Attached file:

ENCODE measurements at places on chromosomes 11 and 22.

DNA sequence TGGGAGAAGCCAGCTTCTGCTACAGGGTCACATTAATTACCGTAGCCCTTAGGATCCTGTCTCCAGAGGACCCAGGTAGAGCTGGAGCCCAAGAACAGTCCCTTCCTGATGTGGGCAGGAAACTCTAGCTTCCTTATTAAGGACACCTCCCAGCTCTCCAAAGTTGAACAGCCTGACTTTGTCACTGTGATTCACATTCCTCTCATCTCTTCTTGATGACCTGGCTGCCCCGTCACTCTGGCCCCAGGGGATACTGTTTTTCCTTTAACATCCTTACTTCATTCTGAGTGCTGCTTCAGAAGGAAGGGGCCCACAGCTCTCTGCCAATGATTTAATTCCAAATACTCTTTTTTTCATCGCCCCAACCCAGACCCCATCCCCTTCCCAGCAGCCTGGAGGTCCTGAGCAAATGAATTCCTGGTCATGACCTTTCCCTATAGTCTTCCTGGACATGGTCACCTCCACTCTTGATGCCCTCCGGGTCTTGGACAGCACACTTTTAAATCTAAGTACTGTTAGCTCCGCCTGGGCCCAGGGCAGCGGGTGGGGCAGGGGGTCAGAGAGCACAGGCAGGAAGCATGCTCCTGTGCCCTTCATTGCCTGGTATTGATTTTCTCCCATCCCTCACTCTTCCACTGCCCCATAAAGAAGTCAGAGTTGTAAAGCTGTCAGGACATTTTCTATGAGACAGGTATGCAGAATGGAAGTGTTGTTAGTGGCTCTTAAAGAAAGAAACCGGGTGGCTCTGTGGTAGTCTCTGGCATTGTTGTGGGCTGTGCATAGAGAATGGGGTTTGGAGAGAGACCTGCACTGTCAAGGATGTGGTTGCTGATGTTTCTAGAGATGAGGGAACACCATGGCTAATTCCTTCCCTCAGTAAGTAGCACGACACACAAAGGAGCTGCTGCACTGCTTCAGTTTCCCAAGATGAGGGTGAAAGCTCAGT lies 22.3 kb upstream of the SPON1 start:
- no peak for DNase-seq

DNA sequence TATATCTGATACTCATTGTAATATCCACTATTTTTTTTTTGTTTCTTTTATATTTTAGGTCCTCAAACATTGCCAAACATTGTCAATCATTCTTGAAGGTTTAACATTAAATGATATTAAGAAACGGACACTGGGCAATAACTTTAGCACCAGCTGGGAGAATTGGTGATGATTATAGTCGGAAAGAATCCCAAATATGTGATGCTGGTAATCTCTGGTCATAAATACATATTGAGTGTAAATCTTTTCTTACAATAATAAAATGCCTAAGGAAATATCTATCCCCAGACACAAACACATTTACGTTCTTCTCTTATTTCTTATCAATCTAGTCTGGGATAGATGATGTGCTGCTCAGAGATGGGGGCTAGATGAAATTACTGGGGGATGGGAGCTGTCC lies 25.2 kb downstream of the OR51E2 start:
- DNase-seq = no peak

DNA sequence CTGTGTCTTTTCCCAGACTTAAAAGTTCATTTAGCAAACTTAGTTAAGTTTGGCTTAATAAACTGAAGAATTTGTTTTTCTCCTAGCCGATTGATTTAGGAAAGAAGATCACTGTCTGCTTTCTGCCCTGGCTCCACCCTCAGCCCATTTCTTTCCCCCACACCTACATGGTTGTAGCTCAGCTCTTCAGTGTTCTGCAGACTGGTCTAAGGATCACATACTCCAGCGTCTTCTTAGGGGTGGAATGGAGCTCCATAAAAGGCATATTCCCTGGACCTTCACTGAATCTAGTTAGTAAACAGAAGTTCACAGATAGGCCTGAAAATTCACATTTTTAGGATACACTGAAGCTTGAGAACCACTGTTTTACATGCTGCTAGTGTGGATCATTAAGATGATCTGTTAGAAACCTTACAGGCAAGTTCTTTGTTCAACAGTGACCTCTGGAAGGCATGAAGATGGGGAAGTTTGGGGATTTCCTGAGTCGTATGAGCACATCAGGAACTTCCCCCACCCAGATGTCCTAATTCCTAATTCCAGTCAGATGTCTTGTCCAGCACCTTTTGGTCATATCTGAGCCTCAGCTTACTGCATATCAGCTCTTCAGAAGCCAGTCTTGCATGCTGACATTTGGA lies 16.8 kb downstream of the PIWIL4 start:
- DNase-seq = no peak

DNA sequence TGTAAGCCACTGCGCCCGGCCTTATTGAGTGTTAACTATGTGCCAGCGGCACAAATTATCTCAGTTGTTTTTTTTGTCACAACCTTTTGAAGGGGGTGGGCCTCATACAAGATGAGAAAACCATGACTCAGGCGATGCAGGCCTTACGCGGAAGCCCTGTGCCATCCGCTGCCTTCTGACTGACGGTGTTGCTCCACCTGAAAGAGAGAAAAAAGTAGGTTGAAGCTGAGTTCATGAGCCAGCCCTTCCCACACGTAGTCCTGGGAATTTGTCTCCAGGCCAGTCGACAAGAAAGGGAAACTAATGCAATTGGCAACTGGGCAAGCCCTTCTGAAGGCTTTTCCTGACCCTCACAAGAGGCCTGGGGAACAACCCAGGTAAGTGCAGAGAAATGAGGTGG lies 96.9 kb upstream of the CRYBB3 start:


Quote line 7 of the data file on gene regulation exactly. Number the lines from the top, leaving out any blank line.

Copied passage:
- DNase-seq = no peak